Given that our present disarray is, we trust, a way station en route to something better, how can we imitate today Christ’s having broken down the wall of division between Jew and Gentile “that he might create in himself one new humanity in place of the two, thus making peace” (Eph. 2:14,15)? What next steps will help us advance in faithfulness as Christ’s members made into “one body through the cross” (Eph. 2:16)? Such questions invoke the sacrificial character of ecclesial life in service of visibility as well as discernment about the fullness of the Church’s witness.

We Anglicans and others, who share a common baptismal faith across the numerous churches of post-16th-century western Christianity, need a field guide for adjudicating visibility and invisibility amid division. There can be no escaping counsel, that is, constant communication and consultation, which may take various forms, including traditional councils, synods, and so forth. As the bishops gathered at the 1930 Lambeth Conference reflected, perhaps their own decennial meeting “with its strict adherence to purely advisory functions has been… preparing our minds for participation in the Councils of a larger and more important community of Churches. Every extension of this circle of visible fellowship would increase the power of the Church to witness to its Lord by its unity” (Encyclical Letter). And since the members of the body cannot say to each other “I have no need of you” (1 Cor. 12:21), they must likewise face each other in love when hard things need to be said (see Paul’s confrontation with Peter at Gal. 2:11; cf. Eph. 4:15: “speaking the truth in love”). For Augustinian heirs, a critical question will be: How can our common counsel account for the hidden aspect of the Church, her God-ordained invisibility, and so proceed with proper reserve? How can we leave to God that which is God’s, while at the same time discerning, in St. Paul’s terms, the difference between sad-but-necessary divisions and salutary diversity (see 1 Cor. 11:19 and 1 Cor. 12:12ff.)? According to the apostle, each has its place, but they are not the same. The ancient and correct answer is: by the Church’s own gathering and deciding.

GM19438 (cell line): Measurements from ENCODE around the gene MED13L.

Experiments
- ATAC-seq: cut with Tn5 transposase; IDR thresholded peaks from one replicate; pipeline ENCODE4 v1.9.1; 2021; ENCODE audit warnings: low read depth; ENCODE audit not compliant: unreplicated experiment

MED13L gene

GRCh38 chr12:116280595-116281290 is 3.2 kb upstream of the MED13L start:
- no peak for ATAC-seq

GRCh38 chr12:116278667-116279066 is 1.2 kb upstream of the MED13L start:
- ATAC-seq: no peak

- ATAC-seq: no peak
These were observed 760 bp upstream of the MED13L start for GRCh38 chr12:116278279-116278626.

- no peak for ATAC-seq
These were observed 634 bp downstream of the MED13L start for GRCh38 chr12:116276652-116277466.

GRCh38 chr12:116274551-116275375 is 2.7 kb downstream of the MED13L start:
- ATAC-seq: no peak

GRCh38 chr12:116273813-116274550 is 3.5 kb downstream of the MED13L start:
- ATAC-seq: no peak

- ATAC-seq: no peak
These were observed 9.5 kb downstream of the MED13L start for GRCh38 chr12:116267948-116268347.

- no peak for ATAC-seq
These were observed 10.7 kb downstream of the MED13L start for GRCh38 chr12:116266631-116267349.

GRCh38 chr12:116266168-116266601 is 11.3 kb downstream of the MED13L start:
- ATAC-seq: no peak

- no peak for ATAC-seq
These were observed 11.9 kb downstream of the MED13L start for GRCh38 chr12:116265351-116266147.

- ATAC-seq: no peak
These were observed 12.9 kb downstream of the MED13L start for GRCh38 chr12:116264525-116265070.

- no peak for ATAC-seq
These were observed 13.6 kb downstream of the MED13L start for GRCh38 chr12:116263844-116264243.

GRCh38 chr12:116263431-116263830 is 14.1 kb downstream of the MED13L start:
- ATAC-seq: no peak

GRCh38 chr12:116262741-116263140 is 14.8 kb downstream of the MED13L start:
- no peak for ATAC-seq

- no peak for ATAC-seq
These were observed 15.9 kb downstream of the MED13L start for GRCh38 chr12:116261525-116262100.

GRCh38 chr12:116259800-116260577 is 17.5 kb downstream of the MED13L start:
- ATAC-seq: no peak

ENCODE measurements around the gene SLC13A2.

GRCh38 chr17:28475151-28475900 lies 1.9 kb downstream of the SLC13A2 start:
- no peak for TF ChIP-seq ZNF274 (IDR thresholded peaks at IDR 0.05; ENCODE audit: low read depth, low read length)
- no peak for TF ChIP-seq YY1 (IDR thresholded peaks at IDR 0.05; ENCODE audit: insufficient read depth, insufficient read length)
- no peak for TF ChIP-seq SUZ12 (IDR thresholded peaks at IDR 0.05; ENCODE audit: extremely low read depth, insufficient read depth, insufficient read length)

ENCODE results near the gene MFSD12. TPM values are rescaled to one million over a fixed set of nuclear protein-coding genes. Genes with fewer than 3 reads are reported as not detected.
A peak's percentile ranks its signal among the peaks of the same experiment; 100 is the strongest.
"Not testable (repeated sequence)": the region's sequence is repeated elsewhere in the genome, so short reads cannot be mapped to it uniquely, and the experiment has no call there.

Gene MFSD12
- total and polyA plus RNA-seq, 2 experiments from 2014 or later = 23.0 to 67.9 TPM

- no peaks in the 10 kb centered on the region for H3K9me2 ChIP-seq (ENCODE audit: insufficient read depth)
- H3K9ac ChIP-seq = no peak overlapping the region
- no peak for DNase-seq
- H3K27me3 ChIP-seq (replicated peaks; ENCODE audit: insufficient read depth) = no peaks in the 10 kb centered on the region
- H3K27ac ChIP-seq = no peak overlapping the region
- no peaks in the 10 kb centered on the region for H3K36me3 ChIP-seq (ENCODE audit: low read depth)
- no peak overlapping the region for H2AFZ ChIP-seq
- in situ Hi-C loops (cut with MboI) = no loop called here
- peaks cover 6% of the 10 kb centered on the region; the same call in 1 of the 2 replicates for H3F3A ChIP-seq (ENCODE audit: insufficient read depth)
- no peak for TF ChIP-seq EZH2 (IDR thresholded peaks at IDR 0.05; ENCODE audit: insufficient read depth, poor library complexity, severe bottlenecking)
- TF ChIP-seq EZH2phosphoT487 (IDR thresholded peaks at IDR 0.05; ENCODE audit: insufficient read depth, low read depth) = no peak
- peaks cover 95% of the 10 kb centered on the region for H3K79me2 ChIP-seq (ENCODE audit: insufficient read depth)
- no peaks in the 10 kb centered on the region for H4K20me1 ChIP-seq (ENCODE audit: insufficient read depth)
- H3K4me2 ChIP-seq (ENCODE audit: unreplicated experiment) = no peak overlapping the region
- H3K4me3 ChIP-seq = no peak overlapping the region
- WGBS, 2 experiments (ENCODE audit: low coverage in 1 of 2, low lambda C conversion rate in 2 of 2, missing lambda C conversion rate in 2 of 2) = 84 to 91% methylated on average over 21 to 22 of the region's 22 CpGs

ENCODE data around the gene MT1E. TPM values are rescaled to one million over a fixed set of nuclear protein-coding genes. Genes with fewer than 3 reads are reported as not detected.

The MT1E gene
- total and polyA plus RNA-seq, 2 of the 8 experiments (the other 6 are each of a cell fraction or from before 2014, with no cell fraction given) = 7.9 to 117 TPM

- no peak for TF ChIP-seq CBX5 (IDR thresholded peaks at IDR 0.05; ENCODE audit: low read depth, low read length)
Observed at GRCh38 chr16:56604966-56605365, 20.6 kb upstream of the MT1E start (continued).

Imperfect communion across distance

Here, finally, we should sharpen the immediate challenge before Anglicans. Seeking to respond to the call of international communion, we have said for over a century that “intensified” life together is more faithful than federation (see the report of the unity committee at Lambeth Conference 1920; Anglican Covenant, Intro. §5). Unless we wish to renege on that vision so as to recast the Communion in a new image — either as relentlessly federalist, or in would-be post-Canterbury guise — our questions will concern the model of intensification and its timeline. Here, I see two proposals on the table, both covenantal in character.

Convened in 2016 by the 6th Global South Conference, a study group “on enhancing ecclesial responsibility” delivered a draft “covenantal structure” to the 7th conference meeting in Cairo in October 2019. As reported in The Living Church, the text is full of scriptural and historical riches and deserves careful study. Building on the 2011 report of the Inter-Anglican Standing Commission on Unity, Faith and Order, Toward a Symphony of Instruments, the proposed structure seeks to advance Anglican coherence first of all in a global south context, but with an eye to wider application “for the well-being of our Anglican Communion.”